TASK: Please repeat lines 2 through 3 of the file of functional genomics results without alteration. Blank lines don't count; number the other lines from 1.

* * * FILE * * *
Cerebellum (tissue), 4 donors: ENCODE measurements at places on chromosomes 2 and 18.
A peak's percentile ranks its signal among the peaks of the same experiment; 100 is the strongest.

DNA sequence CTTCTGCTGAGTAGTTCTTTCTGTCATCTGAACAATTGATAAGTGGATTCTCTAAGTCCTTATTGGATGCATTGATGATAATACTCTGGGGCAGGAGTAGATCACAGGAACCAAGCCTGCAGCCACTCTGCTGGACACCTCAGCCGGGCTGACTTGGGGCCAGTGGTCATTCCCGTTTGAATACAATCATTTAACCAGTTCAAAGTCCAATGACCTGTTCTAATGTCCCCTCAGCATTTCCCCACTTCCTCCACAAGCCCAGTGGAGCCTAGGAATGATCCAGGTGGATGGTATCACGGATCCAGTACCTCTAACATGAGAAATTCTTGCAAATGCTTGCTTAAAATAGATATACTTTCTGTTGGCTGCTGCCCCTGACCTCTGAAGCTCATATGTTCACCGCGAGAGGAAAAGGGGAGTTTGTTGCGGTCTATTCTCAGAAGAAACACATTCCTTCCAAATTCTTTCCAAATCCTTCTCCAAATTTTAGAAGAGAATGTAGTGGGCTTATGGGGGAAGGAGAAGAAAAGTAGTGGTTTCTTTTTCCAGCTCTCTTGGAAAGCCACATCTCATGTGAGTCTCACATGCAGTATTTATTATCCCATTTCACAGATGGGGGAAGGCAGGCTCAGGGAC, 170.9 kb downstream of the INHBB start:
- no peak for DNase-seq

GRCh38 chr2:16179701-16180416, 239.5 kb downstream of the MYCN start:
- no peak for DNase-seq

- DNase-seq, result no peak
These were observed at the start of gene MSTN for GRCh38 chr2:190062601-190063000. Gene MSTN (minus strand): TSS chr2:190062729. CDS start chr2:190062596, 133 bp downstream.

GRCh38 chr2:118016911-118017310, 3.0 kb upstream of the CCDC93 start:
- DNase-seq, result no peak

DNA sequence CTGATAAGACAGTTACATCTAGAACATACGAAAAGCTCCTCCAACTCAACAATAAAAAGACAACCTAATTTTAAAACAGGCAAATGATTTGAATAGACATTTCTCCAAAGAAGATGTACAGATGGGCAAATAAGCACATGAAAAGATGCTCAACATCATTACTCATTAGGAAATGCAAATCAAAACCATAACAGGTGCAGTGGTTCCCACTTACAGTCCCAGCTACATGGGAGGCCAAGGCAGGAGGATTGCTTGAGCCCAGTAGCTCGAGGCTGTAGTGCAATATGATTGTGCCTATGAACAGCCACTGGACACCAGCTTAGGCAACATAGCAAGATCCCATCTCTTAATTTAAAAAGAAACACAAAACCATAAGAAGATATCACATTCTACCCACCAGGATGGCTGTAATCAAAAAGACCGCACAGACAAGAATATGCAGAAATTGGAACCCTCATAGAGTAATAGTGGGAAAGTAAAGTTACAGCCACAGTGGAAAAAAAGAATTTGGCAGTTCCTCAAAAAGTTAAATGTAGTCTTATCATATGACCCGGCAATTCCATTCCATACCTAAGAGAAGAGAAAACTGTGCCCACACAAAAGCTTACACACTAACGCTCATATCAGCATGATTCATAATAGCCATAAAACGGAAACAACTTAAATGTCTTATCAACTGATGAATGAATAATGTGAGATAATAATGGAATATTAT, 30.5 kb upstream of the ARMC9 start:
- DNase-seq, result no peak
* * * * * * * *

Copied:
A peak's percentile ranks its signal among the peaks of the same experiment; 100 is the strongest.

DNA sequence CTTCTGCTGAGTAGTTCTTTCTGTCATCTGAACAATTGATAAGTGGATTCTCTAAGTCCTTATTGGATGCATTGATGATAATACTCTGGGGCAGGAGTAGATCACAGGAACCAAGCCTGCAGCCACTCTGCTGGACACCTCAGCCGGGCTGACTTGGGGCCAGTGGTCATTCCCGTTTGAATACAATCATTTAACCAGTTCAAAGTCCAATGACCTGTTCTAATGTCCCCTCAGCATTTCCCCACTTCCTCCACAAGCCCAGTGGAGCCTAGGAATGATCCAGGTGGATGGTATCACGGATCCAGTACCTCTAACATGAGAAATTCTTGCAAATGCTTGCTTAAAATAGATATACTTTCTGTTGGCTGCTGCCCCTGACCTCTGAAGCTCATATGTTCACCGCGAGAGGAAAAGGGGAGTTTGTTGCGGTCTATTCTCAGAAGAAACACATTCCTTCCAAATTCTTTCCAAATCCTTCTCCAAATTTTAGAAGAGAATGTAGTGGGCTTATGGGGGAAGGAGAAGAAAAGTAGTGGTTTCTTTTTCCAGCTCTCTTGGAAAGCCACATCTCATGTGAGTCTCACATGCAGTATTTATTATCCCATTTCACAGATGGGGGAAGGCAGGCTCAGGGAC, 170.9 kb downstream of the INHBB start: